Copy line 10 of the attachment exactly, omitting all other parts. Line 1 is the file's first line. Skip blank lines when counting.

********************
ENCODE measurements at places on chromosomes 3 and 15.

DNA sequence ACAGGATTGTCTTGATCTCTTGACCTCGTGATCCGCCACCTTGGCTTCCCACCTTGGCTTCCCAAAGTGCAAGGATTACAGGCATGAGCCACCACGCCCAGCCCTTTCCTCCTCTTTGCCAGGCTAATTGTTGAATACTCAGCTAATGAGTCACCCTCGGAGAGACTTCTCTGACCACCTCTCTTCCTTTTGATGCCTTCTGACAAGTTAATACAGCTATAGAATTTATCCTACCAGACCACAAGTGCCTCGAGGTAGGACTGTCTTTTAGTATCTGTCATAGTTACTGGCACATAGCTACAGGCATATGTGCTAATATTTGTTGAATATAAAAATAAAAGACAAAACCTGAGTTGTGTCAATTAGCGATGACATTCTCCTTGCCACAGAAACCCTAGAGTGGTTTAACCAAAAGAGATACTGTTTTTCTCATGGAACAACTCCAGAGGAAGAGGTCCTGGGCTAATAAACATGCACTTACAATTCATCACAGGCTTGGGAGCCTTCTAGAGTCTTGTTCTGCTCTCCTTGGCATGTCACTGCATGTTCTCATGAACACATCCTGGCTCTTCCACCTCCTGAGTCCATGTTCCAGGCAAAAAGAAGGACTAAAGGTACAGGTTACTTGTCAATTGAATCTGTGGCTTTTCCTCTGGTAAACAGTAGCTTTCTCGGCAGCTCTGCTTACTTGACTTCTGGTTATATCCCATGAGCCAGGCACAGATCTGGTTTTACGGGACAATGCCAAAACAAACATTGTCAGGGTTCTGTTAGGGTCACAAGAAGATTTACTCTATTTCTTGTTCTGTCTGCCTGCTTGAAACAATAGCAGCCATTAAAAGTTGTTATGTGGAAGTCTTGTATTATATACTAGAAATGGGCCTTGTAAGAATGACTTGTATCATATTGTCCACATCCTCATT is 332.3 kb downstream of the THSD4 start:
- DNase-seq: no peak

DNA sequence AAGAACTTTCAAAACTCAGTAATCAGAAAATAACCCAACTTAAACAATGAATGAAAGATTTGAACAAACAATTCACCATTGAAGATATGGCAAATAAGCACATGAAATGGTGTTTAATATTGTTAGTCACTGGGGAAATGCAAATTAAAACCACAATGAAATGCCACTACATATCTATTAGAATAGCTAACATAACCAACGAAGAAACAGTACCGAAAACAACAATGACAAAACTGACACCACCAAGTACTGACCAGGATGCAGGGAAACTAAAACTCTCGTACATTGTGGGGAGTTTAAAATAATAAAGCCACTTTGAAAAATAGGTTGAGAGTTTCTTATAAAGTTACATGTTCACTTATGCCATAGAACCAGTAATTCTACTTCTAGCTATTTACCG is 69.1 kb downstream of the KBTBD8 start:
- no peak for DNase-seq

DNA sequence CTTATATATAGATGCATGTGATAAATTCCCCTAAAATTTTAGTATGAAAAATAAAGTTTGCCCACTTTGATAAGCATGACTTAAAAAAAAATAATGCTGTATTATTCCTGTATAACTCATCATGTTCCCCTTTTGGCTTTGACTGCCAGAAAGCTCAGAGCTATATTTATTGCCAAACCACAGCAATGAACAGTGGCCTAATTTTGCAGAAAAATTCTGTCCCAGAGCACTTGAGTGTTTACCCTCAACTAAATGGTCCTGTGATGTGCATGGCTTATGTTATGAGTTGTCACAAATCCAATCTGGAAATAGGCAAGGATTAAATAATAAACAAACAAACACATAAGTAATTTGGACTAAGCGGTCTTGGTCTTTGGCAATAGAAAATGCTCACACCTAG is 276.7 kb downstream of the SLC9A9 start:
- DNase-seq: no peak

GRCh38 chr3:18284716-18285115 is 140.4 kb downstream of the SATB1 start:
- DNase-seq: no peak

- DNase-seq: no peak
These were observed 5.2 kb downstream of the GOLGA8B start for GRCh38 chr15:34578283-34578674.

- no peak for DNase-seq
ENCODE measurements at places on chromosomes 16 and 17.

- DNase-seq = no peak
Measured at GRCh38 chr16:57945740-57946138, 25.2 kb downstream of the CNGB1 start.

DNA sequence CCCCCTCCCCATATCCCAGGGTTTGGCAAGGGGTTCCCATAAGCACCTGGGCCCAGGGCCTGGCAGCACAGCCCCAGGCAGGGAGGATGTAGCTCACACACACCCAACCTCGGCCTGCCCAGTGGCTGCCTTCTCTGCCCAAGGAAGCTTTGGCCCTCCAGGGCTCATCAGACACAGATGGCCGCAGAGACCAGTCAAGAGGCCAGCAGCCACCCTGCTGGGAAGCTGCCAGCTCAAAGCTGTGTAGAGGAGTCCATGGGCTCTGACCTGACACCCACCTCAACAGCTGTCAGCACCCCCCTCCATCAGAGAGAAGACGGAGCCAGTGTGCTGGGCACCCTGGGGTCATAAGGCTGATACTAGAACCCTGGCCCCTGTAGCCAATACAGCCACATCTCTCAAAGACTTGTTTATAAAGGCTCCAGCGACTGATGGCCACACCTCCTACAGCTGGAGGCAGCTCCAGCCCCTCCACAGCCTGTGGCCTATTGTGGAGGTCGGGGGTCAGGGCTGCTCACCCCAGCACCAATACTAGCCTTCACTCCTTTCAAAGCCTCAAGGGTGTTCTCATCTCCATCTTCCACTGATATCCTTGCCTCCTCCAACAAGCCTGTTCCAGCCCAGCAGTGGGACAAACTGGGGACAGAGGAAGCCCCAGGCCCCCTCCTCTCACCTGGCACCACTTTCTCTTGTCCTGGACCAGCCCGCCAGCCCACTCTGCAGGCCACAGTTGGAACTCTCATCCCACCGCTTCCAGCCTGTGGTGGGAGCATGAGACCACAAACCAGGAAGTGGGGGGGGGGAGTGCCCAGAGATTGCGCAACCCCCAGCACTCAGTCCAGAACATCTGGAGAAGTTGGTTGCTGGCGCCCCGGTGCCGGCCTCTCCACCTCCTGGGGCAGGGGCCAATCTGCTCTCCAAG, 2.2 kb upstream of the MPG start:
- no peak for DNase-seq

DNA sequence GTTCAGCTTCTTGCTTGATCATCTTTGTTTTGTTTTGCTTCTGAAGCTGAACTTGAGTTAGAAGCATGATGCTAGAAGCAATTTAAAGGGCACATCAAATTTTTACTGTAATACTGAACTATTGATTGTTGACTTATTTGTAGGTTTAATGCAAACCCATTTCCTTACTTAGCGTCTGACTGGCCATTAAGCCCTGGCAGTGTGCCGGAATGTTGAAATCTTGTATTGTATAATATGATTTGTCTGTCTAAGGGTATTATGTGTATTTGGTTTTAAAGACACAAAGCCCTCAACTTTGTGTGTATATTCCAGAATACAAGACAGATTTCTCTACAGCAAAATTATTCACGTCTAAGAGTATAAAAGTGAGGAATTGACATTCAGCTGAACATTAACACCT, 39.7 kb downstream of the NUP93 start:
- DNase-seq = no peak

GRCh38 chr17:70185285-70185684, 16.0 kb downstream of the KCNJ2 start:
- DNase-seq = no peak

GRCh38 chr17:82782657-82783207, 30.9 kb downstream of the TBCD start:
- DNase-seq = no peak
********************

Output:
- DNase-seq: no peak